Due to the proclivity of India’s neighbours to exploit the country’s nation-building difficulties, India’s internal security challenges are inextricably linked with border management because Indian insurgent groups have for long been provided shelter across the nation’s borders by inimical neighbours. The challenge of coping with long-standing territorial and boundary disputes with China and Pakistan, combined with porous borders along some of the most difficult terrain in the world, has made effective and efficient border management a national priority. India’s borders are manned by a large number of military, para-military and police forces, each of which has its own ethos and each of which reports to a different central ministry at New Delhi.
The national security decision makers need to deal with complex border management issues. India’s rate of growth has far outpaced that of most of its neighbours and this has generated unusual problems like mass migrations into India. The demographic map of Lower Assam, a north-eastern state, has been completely re-drawn by illegal migration from Bangladesh over several decades. The border security scenario is marked by increased cross-border terrorism; infiltration and ex-filtration of armed militants; emergence of non-state actors; nexus between narcotics traffickers and arms smugglers; left-wing extremism; separatist movements aided and abetted by external powers; and, the establishment of Islamist madrasas, some of which are potential security hazards.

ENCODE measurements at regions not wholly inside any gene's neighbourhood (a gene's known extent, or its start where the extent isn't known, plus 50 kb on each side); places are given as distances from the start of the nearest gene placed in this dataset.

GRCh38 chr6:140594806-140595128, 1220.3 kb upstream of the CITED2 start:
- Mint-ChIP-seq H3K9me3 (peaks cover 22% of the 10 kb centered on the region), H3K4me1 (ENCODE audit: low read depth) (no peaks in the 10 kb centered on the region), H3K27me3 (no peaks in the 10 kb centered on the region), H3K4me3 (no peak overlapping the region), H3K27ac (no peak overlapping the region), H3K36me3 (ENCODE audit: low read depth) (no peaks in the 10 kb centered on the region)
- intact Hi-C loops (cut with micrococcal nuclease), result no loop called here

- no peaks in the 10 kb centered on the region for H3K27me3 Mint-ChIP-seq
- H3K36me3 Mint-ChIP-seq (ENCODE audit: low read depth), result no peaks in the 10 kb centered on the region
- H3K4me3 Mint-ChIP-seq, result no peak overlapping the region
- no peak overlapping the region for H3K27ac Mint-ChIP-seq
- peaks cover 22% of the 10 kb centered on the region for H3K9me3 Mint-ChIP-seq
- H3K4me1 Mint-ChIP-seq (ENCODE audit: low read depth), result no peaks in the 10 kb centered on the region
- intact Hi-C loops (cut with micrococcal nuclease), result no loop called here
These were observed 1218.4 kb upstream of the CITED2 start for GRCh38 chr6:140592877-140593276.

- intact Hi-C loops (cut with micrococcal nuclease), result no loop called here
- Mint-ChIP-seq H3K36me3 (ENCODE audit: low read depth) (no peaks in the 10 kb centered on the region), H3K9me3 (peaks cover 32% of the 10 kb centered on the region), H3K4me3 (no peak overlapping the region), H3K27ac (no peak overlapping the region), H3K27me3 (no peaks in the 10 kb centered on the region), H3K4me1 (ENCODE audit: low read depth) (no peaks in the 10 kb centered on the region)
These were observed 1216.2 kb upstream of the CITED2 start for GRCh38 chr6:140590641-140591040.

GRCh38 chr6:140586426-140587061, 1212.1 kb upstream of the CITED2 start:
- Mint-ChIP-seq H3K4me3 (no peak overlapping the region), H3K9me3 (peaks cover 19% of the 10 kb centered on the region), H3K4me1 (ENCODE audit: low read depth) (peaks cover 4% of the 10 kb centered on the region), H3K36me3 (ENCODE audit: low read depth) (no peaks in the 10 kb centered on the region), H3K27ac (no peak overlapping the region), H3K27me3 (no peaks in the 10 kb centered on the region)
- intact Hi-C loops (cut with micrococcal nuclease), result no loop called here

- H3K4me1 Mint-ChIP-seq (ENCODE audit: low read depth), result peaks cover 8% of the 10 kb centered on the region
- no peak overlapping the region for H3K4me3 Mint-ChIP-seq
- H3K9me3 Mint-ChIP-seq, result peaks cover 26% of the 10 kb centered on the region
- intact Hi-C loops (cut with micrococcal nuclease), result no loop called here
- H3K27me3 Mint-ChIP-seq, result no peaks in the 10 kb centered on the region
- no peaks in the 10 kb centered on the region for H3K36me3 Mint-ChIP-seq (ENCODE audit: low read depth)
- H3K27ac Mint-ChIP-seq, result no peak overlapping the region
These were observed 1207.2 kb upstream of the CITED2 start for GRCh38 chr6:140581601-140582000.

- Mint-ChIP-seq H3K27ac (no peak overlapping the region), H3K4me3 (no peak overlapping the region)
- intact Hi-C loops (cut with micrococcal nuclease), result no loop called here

The operationally active nature of the Line of Control (LoC) and the need to maintain troops close to the Line of Actual Control (LAC) in a state of readiness for operations in high altitude areas, have compelled the army to permanently deploy large forces along the northern borders. While the BSF should be responsible for all settled borders, the responsibility for unsettled and disputed borders, such as the LoC in J&K and the LAC on the Indo-Tibetan border, should be that of the Indian Army. The principle of ‘single point control’ must be followed if the borders are to be effectively managed. Divided responsibilities never result in effective control. Despite sharing the responsibility with several para-military and police forces, the army’s commitment for border management amounts to six divisions along the LAC, the LoC and the Actual ground Position Line (AGPL) in J&K and five divisions along the LAC and the Myanmar border in the eastern sector.
The deployment patterns of Central Police and Para-military Organisations (CPMFs) are marked by ad hoc decisions and knee jerk reactions to emerging threats and challenges, rather than a cohesive long-term approach that maximises the strength of each organisation. The major lacunae that exist in the border management process include the deployment of multiple forces in the same area of operations and the lack of well articulated doctrinal concepts. Also, border management is designed for a ‘fire fighting’ approach rather than a ‘fire prevention’ or pro-active approach.
A task force on Border Management led by Madhav Godbole, a former Home Secretary, was constituted by the Group of Ministers (GoM) in 2000 after the Kargil conflict. It had recommended that the Central Reserve Police Force (CRPF) should be designated as the primary national level counter-insurgency force. This would enable the other CPMFs like BSF and ITBP to return to their primary role of better border management. It had also recommended that all para-military forces managing unsettled borders should operate directly under the control of the army and that there should be lateral induction from the army to the para-military forces so as to enhance their operational effectiveness. These recommendations were accepted by the GoM and are being implemented in phases. Clearly much more needs to be done to make border management more effective.